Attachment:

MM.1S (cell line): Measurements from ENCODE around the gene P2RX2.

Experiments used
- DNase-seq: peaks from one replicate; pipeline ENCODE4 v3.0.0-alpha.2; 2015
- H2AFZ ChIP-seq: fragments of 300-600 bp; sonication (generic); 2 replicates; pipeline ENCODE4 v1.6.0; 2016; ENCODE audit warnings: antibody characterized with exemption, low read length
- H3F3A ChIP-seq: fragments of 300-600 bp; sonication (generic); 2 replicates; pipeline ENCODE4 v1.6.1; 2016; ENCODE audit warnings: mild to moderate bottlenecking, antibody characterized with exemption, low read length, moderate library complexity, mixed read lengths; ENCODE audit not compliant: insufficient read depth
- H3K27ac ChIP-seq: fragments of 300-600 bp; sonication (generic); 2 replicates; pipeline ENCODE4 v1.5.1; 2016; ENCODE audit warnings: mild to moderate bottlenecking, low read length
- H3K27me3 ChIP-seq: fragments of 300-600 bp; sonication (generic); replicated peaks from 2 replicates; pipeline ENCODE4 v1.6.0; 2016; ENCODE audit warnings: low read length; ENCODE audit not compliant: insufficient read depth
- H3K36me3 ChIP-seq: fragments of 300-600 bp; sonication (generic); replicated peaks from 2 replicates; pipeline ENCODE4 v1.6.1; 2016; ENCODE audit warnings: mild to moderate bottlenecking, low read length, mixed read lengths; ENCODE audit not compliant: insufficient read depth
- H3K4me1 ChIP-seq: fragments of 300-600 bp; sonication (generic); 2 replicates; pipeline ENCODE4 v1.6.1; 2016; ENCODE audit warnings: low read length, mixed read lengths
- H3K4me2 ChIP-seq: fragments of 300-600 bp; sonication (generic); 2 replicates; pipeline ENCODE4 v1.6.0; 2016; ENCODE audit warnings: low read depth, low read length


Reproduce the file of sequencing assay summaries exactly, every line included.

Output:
MM.1S (cell line): Measurements from ENCODE around the gene P2RX2.

Experiments used
- DNase-seq: peaks from one replicate; pipeline ENCODE4 v3.0.0-alpha.2; 2015
- H2AFZ ChIP-seq: fragments of 300-600 bp; sonication (generic); 2 replicates; pipeline ENCODE4 v1.6.0; 2016; ENCODE audit warnings: antibody characterized with exemption, low read length
- H3F3A ChIP-seq: fragments of 300-600 bp; sonication (generic); 2 replicates; pipeline ENCODE4 v1.6.1; 2016; ENCODE audit warnings: mild to moderate bottlenecking, antibody characterized with exemption, low read length, moderate library complexity, mixed read lengths; ENCODE audit not compliant: insufficient read depth
- H3K27ac ChIP-seq: fragments of 300-600 bp; sonication (generic); 2 replicates; pipeline ENCODE4 v1.5.1; 2016; ENCODE audit warnings: mild to moderate bottlenecking, low read length
- H3K27me3 ChIP-seq: fragments of 300-600 bp; sonication (generic); replicated peaks from 2 replicates; pipeline ENCODE4 v1.6.0; 2016; ENCODE audit warnings: low read length; ENCODE audit not compliant: insufficient read depth
- H3K36me3 ChIP-seq: fragments of 300-600 bp; sonication (generic); replicated peaks from 2 replicates; pipeline ENCODE4 v1.6.1; 2016; ENCODE audit warnings: mild to moderate bottlenecking, low read length, mixed read lengths; ENCODE audit not compliant: insufficient read depth
- H3K4me1 ChIP-seq: fragments of 300-600 bp; sonication (generic); 2 replicates; pipeline ENCODE4 v1.6.1; 2016; ENCODE audit warnings: low read length, mixed read lengths
- H3K4me2 ChIP-seq: fragments of 300-600 bp; sonication (generic); 2 replicates; pipeline ENCODE4 v1.6.0; 2016; ENCODE audit warnings: low read depth, low read length